Success Stories | Central Asia Regional

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Last updated: December 29, 2020

December 20, 2020

Dilbar Ruziyeva lives in Markaz Mahalla in Angor district, located in the southernmost part of Uzbekistan’s Surkhandarya region with her husband and their daughter who has a physical disability. Dilbar married at the young age of 19 after which she didn’t pursue her studies. Without a university degree and with a special needs child, Dilbar has struggled to find employment. Her husband used to provide for their family. But once the pandemic hit, he, like millions of low-wage earners, got laid-off. For the first six months of the pandemic, the family lived off what they could grow in their garden. In July, Dilbar successfully completed sewing classes offered free of charge by Ayol va Shodlik Center, a non-governmental organization in Angor district. She now has the skills to earn a steady income and financially support her family.

December 16, 2020

Like millions of people around the world, Bagila Akhatova has been working from home since March. Instead of lecturing from a university classroom, she now uses applications such as Teams, Quizlet, Jamboard, Padlet, and WhatsApp, and is available around the clock to her students virtually.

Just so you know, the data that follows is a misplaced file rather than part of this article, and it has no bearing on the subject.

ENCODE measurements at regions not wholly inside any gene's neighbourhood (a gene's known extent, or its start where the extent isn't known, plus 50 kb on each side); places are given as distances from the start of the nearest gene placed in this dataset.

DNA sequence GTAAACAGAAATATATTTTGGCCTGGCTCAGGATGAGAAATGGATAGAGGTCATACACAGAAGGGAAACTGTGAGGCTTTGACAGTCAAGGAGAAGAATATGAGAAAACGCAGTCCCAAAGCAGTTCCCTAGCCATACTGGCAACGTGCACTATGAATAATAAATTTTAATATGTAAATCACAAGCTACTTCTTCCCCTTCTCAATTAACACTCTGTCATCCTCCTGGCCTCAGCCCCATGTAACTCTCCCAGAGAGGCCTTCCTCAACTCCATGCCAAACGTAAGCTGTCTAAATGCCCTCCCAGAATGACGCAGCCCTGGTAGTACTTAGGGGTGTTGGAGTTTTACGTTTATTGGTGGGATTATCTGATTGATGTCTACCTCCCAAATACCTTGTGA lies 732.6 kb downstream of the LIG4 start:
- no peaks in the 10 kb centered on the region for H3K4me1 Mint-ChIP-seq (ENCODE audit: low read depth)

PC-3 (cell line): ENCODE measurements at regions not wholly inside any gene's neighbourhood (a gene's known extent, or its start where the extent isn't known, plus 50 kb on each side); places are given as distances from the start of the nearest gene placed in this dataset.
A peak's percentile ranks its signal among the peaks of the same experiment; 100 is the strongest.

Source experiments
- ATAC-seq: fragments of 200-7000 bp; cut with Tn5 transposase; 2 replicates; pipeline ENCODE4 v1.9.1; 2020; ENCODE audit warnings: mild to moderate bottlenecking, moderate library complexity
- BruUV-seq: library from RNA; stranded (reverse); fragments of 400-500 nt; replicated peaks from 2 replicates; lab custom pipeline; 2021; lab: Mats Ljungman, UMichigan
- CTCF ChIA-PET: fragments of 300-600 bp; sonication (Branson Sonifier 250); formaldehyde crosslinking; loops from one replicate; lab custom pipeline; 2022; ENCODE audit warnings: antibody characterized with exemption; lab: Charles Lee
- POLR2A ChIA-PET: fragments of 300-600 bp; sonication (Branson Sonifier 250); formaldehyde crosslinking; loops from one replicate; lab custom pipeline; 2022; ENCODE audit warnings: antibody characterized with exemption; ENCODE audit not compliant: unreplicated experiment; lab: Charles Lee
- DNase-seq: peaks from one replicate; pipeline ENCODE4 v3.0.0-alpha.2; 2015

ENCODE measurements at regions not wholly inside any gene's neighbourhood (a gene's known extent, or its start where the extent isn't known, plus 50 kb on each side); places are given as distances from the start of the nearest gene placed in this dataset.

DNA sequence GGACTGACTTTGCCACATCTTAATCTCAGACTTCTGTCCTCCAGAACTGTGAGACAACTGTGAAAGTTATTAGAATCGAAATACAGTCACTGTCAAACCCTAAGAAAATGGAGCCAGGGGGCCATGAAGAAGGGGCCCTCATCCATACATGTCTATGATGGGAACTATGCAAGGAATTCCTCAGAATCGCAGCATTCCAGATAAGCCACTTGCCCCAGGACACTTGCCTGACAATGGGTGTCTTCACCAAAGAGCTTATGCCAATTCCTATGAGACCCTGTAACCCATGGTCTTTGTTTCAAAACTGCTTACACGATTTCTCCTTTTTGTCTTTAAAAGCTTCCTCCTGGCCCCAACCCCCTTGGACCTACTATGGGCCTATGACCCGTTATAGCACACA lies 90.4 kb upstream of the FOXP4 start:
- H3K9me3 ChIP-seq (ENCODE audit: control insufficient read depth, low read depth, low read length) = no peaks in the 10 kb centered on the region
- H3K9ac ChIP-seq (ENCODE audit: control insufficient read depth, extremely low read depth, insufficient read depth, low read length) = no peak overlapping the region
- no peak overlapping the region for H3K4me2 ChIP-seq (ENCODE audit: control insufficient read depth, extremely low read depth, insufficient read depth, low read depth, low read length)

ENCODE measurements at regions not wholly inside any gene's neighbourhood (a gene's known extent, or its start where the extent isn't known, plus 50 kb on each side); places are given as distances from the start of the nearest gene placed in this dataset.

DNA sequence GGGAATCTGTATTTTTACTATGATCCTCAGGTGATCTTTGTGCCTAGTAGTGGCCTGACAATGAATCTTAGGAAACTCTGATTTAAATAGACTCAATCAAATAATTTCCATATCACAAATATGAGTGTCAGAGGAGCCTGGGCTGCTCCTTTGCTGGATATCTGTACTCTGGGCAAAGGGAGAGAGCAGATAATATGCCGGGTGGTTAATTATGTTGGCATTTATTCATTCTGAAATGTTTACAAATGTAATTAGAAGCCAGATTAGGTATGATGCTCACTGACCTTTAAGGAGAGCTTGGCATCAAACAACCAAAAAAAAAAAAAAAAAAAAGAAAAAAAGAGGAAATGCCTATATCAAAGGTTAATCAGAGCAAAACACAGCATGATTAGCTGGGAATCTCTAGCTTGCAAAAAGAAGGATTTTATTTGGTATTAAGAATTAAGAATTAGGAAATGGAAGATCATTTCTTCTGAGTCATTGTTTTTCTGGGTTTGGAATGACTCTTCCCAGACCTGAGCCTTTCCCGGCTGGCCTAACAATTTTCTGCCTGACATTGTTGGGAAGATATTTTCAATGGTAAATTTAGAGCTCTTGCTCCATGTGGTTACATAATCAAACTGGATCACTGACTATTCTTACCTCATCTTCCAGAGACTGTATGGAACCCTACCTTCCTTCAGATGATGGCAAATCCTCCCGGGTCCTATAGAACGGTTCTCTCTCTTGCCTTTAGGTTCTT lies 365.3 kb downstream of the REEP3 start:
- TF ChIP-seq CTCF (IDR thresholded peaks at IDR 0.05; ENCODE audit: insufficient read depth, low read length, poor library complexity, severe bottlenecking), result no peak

December 14, 2020

Prior to the COVID-19 pandemic, tourism was one of the fastest-growing sectors globally. Recognizing the unique heritage and availability of unspoiled landscapes, the governments of Central Asia identified tourism as a sector to develop and have been facilitating investment in hotels and transport.

December 8, 2020

The Fergana region of Uzbekistan, with its favorable conditions for agriculture, is famous for its production of delicious fruits and vegetables. Forty-five-year-old Olim (name changed) is one of several millions of seasonal farm workers in the Fergana region. He supports a family of three children and a spouse on his modest income.

December 7, 2020

Across the globe, many tuberculosis (TB) patients who start treatment, do not complete the course. This has given rise to multidrug-resistant TB (MDR-TB), a form of TB infection caused by bacteria resistant to at least two first-line anti-TB medications, which is very difficult and expensive to treat.